In Christianity, a third type of kinship exists: spiritual kinship. In the Catholic tradition, when children are baptized, they are carried to the baptismal font by their spiritual parents (their “godparents”). The baptized child then becomes the godchild of the godparents (godfathers and godmothers). In the Middle Ages, the number of godparents a child could have was unlimited until the twelfth century. Then, a child could only have two godmothers and two godfathers at one time.
The Church insisted that spiritual kinship was the purest bond of all – it was not tainted by original sin, unlike blood kinship. But sources show that if medieval people valued spiritual kinship as a convenient way to reinforce or create bonds between individuals, it never surpassed the importance of blood ties and affinity. The restrictions on marriage that applied on blood kin to prevent incest also applied on spiritual parents, to the same degrees.
Testamentary sources and other private records are exceptional witnesses
of the familial culture of late medieval people. Besides the nobility, who had a more acute understanding of their lineage, most people only fostered relations with people close to their position on their genealogical tree. Cousins, nephews and nieces, grandchildren, and brothers and sisters-in-law were the most usual people cited in wills.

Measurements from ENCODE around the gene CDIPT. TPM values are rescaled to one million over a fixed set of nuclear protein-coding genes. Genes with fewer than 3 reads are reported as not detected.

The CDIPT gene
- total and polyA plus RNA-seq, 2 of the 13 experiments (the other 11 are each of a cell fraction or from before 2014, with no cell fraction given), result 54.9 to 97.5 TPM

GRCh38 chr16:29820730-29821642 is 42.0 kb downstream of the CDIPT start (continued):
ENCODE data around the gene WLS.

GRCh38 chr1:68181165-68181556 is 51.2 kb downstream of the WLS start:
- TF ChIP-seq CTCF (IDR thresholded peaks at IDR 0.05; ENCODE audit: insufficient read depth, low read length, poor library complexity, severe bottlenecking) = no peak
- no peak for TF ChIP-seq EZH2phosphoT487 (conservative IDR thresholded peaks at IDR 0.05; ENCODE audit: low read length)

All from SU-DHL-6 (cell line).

Medieval demography and household size
Assessing the size of medieval households has been giving medieval historians headaches for decades. The problem is that sources on the exact composition of medieval households are almost non-existent. The modern concept of a population census does not translate well into medieval culture, where authorities usually counted the number of hearths in a community (houses or households) and not the number of people who dwelled within the home.
Even when officials seemed to have been counting individuals – such as in the 1086 Domesday Book, or in the 1377 English Poll Tax records – a number of individuals did not appear in the censuses. Children under the age of 14 and indigent people were, for instance, omitted.
Population estimates for England in the late eleventh century, derived from the Domesday Book, range from 1.1 million inhabitants (as per Josiah C. Russell’s estimate) to 1.8 million people (as per Sally Harvey’s study of the manuscript). Likewise, drawing on the poll tax returns of 1377, Josiah C. Russell contended that England then counted 2.2 million people, while Michael Postan argued that England was populated by 3.2 million inhabitants. A one million difference in such a small population is quite an important distinction.